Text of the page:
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Ergo, your guitar was made in the 3rd. Hope this helps, kcbuck. Per your on-line data base dating this guitar was made in Korea in March of with a Production Number of It think I'll switch to this method, which is easier. The Blue Book can be confusing.

My initial reason for this question was, 1 I want to know personally because it's an enigma to me! I will throw out this last question to all of you because I know there will be differing reactions but I think I might be a dead end otherwise. Yes, send it to Gruhn's for an in-hand inspection and appraisal. I think the results would give you the piece of mind you're looking for.

Thanks for sending the pictures. The instrument appears to have been refinished. It may be from early Best Regards. Bob Burns. Gibson Customer Service. For anyone who is interested have a look:.

It wasn't clear regarding my Goldtop if Bob Burns meant that the headstock had been refinished on mine which was proposed by one person or the whole guitar. I doubt the entire guitar as it has great greening and aging in the gold finish.

As in my LP Standard June 23 and a penciled date of Odder yet, is in the picture above it looks like NAT stamped for 'natural', but in a pickup route is stamped CHSB for 'cherry sunburst' If the pots are original and American made, there is another number on them somewhere. You can post now and register later. If you have an account, sign in now to post with your account. Note: Your post will require moderator approval before it will be visible.

Paste as plain text instead. Only 75 emoji are allowed. Display as a link instead. Clear editor. Upload or insert images from URL. Vintage Corner Search In. Vintage Corner Yet Again! Yet Again! Reply to this topic Start new topic. Recommended Posts. Report post. Posted March 30, Hello to all. I am a new member who has been playing for 30 some years.

I've had my guitar set up specialist do a setup and he thought is was a 69' I have tried contacting Gibson directly with no response. Let me just say this, I have tons of pics if any one would like to see it. I will simply list off important points to consider: single piece body- three piece neck with wide headstock- pots date to mid 69' Share this post Link to post Share on other sites. How would one ever know these things though!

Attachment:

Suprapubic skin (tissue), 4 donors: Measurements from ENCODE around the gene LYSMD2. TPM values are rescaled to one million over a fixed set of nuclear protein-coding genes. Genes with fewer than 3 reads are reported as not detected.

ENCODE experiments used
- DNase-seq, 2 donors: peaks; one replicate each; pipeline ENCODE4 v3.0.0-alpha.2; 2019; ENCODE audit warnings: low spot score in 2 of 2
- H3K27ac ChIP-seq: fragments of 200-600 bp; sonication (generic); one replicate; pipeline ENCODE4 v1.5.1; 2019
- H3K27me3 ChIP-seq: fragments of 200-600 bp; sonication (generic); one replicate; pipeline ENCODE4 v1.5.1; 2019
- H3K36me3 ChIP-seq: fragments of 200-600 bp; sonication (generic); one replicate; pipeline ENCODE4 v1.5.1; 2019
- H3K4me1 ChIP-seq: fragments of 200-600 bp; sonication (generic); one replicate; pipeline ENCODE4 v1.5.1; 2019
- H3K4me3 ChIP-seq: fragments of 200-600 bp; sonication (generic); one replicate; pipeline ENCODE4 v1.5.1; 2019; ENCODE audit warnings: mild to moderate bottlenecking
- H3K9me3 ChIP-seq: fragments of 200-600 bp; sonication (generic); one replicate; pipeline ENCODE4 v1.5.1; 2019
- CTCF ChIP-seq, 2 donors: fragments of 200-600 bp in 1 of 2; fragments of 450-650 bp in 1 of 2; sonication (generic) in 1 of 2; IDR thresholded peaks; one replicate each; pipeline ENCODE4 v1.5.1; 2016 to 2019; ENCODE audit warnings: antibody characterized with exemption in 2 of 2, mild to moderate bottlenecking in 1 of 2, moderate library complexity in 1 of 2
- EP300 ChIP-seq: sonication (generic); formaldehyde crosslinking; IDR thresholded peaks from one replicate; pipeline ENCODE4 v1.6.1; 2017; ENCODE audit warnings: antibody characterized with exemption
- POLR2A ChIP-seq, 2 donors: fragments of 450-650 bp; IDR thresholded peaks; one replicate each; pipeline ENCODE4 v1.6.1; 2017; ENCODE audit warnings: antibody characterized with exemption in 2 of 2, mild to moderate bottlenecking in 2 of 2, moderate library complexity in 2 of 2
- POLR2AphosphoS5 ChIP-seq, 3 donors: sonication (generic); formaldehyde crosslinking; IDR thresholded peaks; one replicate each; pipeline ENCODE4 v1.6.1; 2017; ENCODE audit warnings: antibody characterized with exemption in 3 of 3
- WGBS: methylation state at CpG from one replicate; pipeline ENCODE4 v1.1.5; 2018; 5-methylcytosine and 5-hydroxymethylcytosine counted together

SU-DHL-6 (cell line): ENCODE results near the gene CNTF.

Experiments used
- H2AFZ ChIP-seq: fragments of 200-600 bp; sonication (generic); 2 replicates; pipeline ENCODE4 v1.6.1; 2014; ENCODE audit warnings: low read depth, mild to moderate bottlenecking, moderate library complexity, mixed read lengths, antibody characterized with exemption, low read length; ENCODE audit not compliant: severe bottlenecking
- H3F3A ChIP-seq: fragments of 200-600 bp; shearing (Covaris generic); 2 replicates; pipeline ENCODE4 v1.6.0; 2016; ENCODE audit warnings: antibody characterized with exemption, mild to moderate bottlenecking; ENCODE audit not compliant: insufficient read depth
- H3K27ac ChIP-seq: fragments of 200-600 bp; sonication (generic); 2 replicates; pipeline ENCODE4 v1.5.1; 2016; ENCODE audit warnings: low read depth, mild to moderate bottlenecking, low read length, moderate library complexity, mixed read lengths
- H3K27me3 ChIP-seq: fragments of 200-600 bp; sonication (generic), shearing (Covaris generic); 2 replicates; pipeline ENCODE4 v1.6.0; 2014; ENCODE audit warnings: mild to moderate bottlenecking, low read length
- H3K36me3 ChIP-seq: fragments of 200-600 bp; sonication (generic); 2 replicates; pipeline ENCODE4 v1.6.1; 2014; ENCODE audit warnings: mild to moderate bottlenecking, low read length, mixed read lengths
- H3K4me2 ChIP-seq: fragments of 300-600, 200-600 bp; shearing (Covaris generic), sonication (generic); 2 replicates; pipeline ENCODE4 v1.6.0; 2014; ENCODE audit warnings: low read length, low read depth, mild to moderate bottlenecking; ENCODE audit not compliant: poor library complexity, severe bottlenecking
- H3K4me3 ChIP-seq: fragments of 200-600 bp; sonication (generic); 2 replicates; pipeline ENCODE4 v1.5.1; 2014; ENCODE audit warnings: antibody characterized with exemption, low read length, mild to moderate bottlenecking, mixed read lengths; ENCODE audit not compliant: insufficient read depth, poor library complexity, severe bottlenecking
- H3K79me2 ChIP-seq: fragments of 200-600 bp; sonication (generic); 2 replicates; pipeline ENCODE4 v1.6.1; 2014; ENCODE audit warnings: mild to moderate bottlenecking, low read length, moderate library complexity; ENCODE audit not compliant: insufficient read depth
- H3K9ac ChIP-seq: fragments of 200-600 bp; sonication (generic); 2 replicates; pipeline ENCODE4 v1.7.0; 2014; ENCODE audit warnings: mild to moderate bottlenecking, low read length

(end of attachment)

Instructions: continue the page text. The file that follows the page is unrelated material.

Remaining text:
Posted March 31, I found it Thanks for your input and photo's. Tell me, is your Goldtop's tenon considered the long version or medium or what? This debate I find confusing and very vague and nonspecific. Posted April 1, There is no way it could be a 68 if the pots were from 69 unless they have been replaced.

Varitone Circuits, pre Varitone Circuits.

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Varitone Bypass Circuits. The exact model within the type. Oringinality have any of the parts been changed or modified? First Determine the Type of Guitar and the Model. Sometimes there is a tag inside the guitar stating the "style" or model. If the model is hollow, look on the inside for any tags and made note of any ink stamps sometimes the model is ink stamped inside the guitar. But unfortunately, especially on the low to mid line models, usually there is NO tag or label inside the guitar specifying what it is.

If this is the case, start at the beginning and first determine what type of guitar you have. These are several different types of Gibson guitars made. Once this is known, go directly to the section about that type listed in the blue table of contents text aboveand look at the model pictures and descriptions that matches your guitar. Here are the general types of Gibson guitars: Electric Solid body Gibsons : body is a solid piece of wood no soundhole or cutouts1. Flattop Acoustic Gibsons : single round sound hole under the strings, body 3.

Acoustic Archtop Gibsons : two "f" hole style sound holes cut in the top, body 3" to 4. Electric Thinline Archtop Gibsons : same as above electric with two "f" holes in the topbut the body is thinner at 1. These are always electric from the factory. Electric Lapsteel Gibson : a small solidbody guitar no cutouts or sound holes that is played in the lap, Hawaiian style, with a metal slide bar, pickup and knob routed into the top.

Once the type of guitar is determined, figuring out the exact model is MUCH easier! Next Determine the Year or Approximate Year. Various serial number systems were used by Gibson, and often the same serial number could be used in the s, s, and s. Also mid to top end instruments usually have a label inside the guitar with the serial number. Guitars with no label are usually lower end instruments or are a solidbody guitar! Probably the first thing when trying to determine the year on an old Gibson is whether the guitar was made "pre-WW2", during WW2, or "post-WW2".

This is easy to do, as Gibson used different peghead logos for pre-WW2, "wartime", and post-WW2 see the General Specs section for more details.